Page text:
The trail to the actual campsite destination is about nine miles. It was a long and incessant hike upwards. It starts off in a low valley with meadows and beautiful aspens whose green leaves flutter in the wind where they grow in patches along the valley. Even though the hike up was interminable, the scenery was still spectacular. It always is in Colorado, it always is in the mountains. The mountains have such cold undeniable beauty, so magnificent yet so deadly. A multitude of vibrantly colored flowers sprouted from the recent snowmelt, and the ground was still moist. Lofty peaks bordered the trail on both sides, and the peaks became sharper, higher, and rockier as the trail continued to wind on through the valley. The trail also continues through many avalanches fields, and the flattened trees and lumps of snow with debris in them show evidence of the roaring avalanches that cascaded down into this valley during the winter. Now what was left of the avalanches was a marred landscape, but new growth was sprouting from where the forest had originally been extirpated. Maybe one day my marred life will also sprout new growth from the tremendous avalanches that have fallen on it. The landscape changed from meadows, to aspens, to spruce forests, to snowfields as we continued on. The forests became more spruce then aspen, and became darker and damper as well. The forest about a mile from the actual site was dark and filled with patches of brilliant white snow covered in sparse spruce needles. There were so many rampant rivers to cross as well. In the most precarious parts of the river crossing there were two logs which were cut so that one could cross the river. It was hard to balance with my huge pack swaying from side to side on my back, and I stumbled once but found my footing, knowing that an actual fall would lead to something close to my death if not the actual occurrence. My father had to carry my mother’s backpack over himself so that she could focus just on her own footing and not also the backpack. I wonder if she still remembers how much we all helped each other… I stared into the river while everyone crossed and thought about its strength and speed. I wish I could to be like this, and just strongly flow to my next destination, passing beautiful places. I listened closely and after a few seconds a heard a thundering sound from the river which carried downstream. My father told me that is was a boulder being swept along by the rampant currents. The strength of this frigid snowmelt really amazed me. In other sections, taking off your shoes and rolling up our pants was incontrovertible. The frigid waters were not innocuous and we made sure to take precaution while crossing. After one of the longer crosses my feet were completely numb, and I had to fit on a nearby long at the other side of the river and try to warm them up.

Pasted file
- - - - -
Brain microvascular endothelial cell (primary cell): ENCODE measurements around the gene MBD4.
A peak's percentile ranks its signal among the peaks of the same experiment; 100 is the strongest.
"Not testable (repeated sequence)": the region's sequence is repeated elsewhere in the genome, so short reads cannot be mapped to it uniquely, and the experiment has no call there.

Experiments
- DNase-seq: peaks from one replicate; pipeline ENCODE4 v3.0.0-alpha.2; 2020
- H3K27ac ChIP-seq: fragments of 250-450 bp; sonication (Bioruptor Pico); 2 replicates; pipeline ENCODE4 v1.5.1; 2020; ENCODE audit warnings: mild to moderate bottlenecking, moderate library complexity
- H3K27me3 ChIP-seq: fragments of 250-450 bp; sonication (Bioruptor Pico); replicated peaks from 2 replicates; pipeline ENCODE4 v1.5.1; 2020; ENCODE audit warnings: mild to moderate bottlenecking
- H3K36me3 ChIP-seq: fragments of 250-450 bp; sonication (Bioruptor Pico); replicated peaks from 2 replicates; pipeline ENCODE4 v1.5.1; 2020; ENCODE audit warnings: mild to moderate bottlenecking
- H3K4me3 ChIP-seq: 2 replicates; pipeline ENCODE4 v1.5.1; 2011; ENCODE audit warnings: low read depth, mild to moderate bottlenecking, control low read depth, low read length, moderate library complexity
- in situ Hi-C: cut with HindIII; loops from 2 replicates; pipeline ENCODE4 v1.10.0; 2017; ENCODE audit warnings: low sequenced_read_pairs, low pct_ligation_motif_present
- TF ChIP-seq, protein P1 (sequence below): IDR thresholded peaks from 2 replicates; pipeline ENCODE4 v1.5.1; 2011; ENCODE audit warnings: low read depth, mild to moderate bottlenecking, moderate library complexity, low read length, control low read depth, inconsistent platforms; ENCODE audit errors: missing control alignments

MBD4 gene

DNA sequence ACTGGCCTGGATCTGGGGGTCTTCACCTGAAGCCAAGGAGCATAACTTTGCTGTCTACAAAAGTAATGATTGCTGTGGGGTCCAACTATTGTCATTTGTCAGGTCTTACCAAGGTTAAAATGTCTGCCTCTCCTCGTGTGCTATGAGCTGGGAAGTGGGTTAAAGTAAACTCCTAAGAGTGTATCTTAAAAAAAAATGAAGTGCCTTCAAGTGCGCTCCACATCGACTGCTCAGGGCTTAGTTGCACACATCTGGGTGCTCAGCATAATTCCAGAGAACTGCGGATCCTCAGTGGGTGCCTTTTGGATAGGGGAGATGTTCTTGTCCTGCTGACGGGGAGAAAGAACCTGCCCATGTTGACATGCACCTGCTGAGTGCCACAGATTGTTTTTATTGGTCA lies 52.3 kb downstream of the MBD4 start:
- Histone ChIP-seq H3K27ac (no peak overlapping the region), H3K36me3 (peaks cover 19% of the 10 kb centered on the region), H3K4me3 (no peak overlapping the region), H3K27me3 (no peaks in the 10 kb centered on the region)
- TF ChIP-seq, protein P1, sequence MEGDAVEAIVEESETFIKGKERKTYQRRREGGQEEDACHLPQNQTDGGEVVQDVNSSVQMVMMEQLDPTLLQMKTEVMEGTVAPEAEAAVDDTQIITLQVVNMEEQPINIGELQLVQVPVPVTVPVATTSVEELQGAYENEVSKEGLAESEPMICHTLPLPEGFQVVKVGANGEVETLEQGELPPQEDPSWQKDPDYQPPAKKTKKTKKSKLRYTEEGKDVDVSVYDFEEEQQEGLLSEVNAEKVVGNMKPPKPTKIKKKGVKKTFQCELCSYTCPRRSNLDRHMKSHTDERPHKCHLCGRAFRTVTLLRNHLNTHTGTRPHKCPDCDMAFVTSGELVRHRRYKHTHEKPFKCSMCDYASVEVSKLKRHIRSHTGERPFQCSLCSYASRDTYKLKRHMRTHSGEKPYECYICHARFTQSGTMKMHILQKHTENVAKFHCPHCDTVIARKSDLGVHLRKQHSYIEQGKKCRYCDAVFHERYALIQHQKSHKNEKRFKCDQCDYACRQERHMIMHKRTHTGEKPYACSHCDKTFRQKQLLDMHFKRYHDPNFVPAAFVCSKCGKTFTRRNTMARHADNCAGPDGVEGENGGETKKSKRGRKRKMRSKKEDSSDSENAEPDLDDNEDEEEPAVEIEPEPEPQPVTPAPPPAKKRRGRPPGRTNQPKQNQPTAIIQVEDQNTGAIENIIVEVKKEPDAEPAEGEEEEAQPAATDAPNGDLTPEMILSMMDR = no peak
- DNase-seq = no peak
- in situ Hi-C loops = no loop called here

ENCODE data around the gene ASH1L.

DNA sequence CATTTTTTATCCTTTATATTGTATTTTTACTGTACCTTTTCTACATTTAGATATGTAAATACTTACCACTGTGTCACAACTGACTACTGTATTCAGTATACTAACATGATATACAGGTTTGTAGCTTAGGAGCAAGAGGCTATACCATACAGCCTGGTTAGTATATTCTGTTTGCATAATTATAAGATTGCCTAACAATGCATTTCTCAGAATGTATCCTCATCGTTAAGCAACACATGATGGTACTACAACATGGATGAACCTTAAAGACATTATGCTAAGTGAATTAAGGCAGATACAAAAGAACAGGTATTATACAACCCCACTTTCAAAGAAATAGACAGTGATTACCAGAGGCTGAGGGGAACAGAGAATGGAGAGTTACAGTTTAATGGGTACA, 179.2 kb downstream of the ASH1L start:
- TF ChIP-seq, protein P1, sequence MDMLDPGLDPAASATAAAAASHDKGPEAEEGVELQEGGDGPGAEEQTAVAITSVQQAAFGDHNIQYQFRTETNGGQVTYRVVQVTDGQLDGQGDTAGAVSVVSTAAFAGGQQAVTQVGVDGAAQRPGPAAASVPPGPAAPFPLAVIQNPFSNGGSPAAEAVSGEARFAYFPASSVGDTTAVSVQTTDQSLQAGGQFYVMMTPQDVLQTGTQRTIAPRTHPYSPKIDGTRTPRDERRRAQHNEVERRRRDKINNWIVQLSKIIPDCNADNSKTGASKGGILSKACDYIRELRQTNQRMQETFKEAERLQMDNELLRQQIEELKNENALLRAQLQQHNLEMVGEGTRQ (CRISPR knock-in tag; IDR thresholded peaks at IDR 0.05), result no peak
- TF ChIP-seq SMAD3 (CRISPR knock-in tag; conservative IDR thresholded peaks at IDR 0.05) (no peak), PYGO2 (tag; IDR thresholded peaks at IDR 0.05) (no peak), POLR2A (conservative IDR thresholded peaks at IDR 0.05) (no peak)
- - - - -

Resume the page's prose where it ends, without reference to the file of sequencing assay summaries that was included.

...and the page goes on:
The Hot Spring
Steam rose in white swirls in the chilly morning air.
The warmth of the hot springs provided comfort from the freezing early morning air.